Methyl jasmonate

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Methyl jasmonate
Methyl jasmonate
IUPAC name
Methyl (1R,2R)-3-Oxo-2-(2Z)-2-pentenyl-cyclopentaneacetate
Other names
Methyl jasmonate
3D model (JSmol)
ECHA InfoCard 100.013.562 Edit this at Wikidata
EC Number
  • 243-497-1
Molar mass 224.3 g/mol
Appearance Colorless liquid
Melting point < 25 °C (77 °F; 298 K)
Boiling point 88 to 90 °C (190 to 194 °F; 361 to 363 K) at 0.1 mmHg
Except where otherwise noted, data are given for materials in their standard state (at 25 °C [77 °F], 100 kPa).
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Infobox references

Methyl jasmonate (abbreviated MeJA) is a volatile organic compound used in plant defense and many diverse developmental pathways such as seed germination, root growth, flowering, fruit ripening, and senescence.[1] Methyl jasmonate is derived from jasmonic acid and the reaction is catalyzed by S-adenosyl-L-methionine:jasmonic acid carboxyl methyltransferase.[2]


Plants produce jasmonic acid and methyl jasmonate in response to many biotic and abiotic stresses (in particular, herbivory and wounding), which build up in the damaged parts of the plant. The methyl jasmonate can be used to signal the original plant’s defense systems or it can be spread by physical contact or through the air to produce a defensive reaction in unharmed plants. The unharmed plants absorb the airborne MeJA through either the stomata or diffusion through the leaf cell cytoplasm. An herbivorous attack on a plant causes it to produce MeJA both for internal defense and for a signaling compound to other plants.[3]

Defense chemicals[edit]

MeJA can induce the plant to produce multiple different types of defense chemicals such as phytoalexins (antimicrobial),[4] nicotine or protease inhibitors.[3] The protease inhibitors interfere with the insect digestive process and discourage the insect from eating the plant again.

MeJA has been used to stimulate traumatic resin duct production in Norway spruce trees.[5] This can be used as a defense against many insect attackers as a type of vaccine.


In recent experiments, Methyl jasmonate has been shown to be effective at preventing bacterial growth in plants when applied in a spray to the leaves. The antibacterial effect is thought to be because of methyl jasmonate inducing resistance. [6]

MeJA is also a plant hormone involved in tendril (root) coiling, flowering, seed and fruit maturation. An increase of the hormone affects flowering time, flower morphology and the number of open flowers.[7] MeJA induces ethylene-forming enzyme activity, which increases the amount of ethylene to the amount necessary for fruit maturation.[8]

Increased amounts of methyl jasmonate in plant roots have shown to inhibit their growth.[9] It is predicted that the higher amounts of MeJA activate previously unexpressed genes within the roots to cause the growth inhibition.[8]

Cancer cells[edit]

Methyl jasmonate induces cytochrome C release in the mitochondria of cancer cells, leading to cell death, but does not harm normal cells. To be specific, it can cause cell death in B-cell chronic lymphocytic leukemia cells taken from human patients with this disease and then treated in tissue culture with methyl jasmonate. Treatment of isolated normal human blood lymphocytes did not result in cell death [10]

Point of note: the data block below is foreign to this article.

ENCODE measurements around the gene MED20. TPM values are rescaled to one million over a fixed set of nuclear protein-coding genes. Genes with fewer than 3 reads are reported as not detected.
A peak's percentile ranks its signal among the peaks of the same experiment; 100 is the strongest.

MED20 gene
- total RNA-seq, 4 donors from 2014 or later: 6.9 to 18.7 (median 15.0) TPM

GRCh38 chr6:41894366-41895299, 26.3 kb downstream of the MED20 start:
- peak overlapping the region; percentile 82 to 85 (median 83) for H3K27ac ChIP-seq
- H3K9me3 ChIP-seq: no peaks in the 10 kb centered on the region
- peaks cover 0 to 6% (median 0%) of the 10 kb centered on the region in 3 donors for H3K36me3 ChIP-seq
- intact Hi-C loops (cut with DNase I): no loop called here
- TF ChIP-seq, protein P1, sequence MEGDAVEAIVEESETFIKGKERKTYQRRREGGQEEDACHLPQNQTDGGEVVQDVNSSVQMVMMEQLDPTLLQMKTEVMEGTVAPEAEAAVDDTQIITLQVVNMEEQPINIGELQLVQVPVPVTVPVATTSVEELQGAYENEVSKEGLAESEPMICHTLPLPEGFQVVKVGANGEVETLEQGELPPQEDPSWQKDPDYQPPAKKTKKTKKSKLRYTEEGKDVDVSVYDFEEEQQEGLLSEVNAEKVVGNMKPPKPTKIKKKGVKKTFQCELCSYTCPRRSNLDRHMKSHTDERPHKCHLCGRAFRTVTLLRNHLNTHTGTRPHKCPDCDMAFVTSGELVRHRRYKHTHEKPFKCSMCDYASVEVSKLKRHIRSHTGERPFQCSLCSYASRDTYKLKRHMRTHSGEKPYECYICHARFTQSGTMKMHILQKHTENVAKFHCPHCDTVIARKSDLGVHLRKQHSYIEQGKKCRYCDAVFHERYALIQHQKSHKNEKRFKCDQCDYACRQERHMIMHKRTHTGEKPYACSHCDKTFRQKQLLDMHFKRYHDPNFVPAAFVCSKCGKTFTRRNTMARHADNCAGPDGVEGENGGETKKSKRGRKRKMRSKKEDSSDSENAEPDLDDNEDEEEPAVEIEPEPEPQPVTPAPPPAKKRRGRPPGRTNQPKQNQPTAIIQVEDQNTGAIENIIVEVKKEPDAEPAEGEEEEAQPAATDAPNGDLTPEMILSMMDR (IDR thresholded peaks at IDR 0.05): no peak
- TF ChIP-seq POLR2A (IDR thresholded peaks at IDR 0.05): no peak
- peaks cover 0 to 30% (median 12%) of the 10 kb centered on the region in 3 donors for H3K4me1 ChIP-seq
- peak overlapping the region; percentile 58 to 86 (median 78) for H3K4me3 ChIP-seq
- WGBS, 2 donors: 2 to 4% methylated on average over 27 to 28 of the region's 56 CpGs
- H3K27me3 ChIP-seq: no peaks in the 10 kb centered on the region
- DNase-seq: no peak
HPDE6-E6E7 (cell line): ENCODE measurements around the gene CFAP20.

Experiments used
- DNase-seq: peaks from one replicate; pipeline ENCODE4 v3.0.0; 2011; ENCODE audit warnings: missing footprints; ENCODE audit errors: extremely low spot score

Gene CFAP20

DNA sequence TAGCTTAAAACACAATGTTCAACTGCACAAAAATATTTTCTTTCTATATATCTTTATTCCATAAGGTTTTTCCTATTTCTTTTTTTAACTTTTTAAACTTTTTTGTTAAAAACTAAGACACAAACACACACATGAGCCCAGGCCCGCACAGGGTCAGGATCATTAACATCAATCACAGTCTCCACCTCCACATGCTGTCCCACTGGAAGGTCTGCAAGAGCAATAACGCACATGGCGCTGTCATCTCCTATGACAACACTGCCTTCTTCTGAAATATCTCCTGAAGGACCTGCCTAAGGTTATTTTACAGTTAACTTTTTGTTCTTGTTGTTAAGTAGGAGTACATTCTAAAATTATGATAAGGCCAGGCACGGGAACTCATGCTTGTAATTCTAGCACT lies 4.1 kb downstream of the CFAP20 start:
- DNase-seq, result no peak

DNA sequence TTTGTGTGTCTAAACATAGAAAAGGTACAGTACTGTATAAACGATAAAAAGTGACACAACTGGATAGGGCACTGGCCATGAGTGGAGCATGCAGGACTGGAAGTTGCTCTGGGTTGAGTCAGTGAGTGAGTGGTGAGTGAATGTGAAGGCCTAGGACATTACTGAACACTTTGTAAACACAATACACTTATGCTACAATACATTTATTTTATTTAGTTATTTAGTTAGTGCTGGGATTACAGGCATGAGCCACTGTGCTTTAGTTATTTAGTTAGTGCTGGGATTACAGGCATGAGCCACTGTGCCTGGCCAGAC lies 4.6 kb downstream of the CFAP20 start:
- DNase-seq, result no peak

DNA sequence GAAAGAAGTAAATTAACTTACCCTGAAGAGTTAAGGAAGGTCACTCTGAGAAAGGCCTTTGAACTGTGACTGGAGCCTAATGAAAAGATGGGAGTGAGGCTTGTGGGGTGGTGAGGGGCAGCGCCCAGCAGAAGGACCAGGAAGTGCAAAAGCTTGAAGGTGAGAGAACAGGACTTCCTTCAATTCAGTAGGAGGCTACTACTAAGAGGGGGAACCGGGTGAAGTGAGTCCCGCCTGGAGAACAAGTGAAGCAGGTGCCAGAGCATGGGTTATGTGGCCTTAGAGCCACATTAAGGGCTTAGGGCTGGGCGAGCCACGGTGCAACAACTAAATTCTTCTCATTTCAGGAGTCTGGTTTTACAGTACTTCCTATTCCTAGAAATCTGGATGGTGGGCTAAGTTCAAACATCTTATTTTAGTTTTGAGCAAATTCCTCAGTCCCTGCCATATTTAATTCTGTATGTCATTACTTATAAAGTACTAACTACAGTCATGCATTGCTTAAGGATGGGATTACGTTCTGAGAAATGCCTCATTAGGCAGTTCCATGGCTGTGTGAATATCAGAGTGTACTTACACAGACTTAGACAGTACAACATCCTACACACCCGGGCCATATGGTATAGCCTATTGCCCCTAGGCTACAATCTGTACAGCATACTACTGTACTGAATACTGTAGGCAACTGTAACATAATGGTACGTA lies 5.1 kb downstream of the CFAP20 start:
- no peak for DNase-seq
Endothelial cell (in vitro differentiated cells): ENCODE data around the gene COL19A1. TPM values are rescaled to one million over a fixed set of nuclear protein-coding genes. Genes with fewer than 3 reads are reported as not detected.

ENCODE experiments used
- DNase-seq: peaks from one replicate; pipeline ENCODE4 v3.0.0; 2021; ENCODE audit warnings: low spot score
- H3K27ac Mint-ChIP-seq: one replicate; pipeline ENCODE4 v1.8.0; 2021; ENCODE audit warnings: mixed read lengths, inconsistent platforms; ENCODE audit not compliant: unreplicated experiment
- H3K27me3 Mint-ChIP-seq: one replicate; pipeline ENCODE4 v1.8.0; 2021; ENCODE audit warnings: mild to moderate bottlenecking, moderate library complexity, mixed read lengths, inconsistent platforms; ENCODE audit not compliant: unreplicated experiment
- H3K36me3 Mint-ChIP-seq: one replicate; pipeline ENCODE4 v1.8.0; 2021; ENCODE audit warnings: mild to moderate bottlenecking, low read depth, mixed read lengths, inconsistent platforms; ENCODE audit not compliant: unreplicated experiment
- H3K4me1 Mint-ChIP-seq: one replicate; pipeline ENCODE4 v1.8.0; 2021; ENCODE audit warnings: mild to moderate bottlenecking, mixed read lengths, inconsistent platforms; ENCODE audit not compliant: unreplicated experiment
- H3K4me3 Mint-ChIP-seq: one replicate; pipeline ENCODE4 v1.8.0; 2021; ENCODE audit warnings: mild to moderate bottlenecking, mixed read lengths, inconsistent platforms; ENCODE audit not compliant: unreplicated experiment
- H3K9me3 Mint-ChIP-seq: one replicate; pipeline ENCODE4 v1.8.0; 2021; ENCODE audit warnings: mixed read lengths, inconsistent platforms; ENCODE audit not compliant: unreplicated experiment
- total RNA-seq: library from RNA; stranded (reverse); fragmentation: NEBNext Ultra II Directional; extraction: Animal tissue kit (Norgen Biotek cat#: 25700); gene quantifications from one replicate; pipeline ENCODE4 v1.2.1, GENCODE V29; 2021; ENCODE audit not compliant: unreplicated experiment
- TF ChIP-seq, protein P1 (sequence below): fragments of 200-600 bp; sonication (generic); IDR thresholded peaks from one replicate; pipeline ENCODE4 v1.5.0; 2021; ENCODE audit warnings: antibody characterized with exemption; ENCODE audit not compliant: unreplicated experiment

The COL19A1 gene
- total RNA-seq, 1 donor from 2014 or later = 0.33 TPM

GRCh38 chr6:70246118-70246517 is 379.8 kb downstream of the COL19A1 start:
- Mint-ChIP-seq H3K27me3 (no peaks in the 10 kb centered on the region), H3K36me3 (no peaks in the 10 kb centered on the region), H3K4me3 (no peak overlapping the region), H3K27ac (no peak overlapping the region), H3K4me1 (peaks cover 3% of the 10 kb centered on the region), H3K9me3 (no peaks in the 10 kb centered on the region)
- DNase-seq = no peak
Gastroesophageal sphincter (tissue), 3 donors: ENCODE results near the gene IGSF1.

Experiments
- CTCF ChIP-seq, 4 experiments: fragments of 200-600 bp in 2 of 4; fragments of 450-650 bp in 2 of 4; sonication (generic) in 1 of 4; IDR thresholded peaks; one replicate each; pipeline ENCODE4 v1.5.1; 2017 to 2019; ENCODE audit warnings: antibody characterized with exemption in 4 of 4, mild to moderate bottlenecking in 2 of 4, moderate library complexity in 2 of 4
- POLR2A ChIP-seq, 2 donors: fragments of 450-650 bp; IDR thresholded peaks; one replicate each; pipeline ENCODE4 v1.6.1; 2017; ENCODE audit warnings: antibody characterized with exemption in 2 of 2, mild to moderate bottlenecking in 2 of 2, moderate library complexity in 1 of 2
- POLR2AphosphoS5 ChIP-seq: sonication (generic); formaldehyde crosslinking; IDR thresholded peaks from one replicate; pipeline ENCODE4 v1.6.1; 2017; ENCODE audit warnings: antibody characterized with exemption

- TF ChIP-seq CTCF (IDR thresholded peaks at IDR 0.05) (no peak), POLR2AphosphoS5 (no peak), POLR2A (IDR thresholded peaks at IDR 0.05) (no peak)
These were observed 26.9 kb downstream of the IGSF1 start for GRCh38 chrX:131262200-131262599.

See also[edit]


  1. ^ Cheong, Jong-Joo; Choi, Yang Do (July 2003). "Methyl jasmonate as a vital substance in plants". Trends in Genetics. 19 (7): 409–413. doi:10.1016/S0168-9525(03)00138-0. PMID 12850447.
  2. ^ Christie, William W. Plant oxylipins: Chemistry and biology, 22 May 2014. Archived from the original on 2015-06-30. Retrieved on 2017-07-11.
  3. ^ a b Farmer, E. E.; Ryan, C. A. (1 October 1990). "Interplant communication: airborne methyl jasmonate induces synthesis of proteinase inhibitors in plant leaves". Proceedings of the National Academy of Sciences. 87 (19): 7713–7716. doi:10.1073/pnas.87.19.7713. PMC 54818. PMID 11607107.
  4. ^ Stanley, D. Keeping Freshness in Fresh-Cut Produce, Agricultural Research Magazine, United States Department of Agriculture, Feb. 1998. Retrieved on 2010-10-27.
  5. ^ Martin, D.M., Gershenzon J. and Bohlmann J. Induction of Volatile Terpene Biosynthesis and Diurnal Emission by Methyl Jasmonate in Foliage of Norway Spruce, Plant Physiology, 2003. Retrieved on 2016-09-01.
  6. ^ Luzzatto, T., Yishay, M., Lipsky, A., Ion, A., Belausov, E. and Yedidia, I. Efficient, long-lasting resistance against the soft rot bacterium Pectobacterium carotovorum in calla lily provided by the plant activator methyl jasmonate. Plant Pathology, 56(4):692-701, Aug 2007. doi:10.1111/j.1365-3059.2007.01622.x. Retrieved 2017-07-11.
  7. ^ Radhika, V., J. Cost, W. Boland, and M. Heil. The role of jasmonates in floral nectar secretion. PLOS ONE. 2010. doi:10.1371/journal.pone.0009265 Retrieved on 2010-10-27.
  8. ^ a b Berger, S.; Bell, E.; Mullet, J. E. (1 June 1996). "Two Methyl Jasmonate-Insensitive Mutants Show Altered Expression of AtVsp in Response to Methyl Jasmonate and Wounding". Plant Physiology. 111 (2): 525–531. doi:10.1104/pp.111.2.525. PMC 157863. PMID 12226307.
  9. ^ Wasternack, C. Jasmonates: An Update on Biosynthesis, Signal Transduction and Action in Plant Stress Response, Growth and Development. Annals of Botany (2007) 100(4):681-697. doi:10.1093/aob/mcm079. Retrieved on 2010-10-27.
  10. ^ Rotem, R., A. Heyfets, O. Fingrut, D. Blickstein, M. Shaklai, and E. Flesher. 2005. Jasmonates: novel anticancer agents acting directly and selectively on human cancer cell mitochondria. Cancer Research 65(5):1984-1993. doi:10.1158/0008-5472.CAN-04-3091. Retrieved on 2010-10-27.

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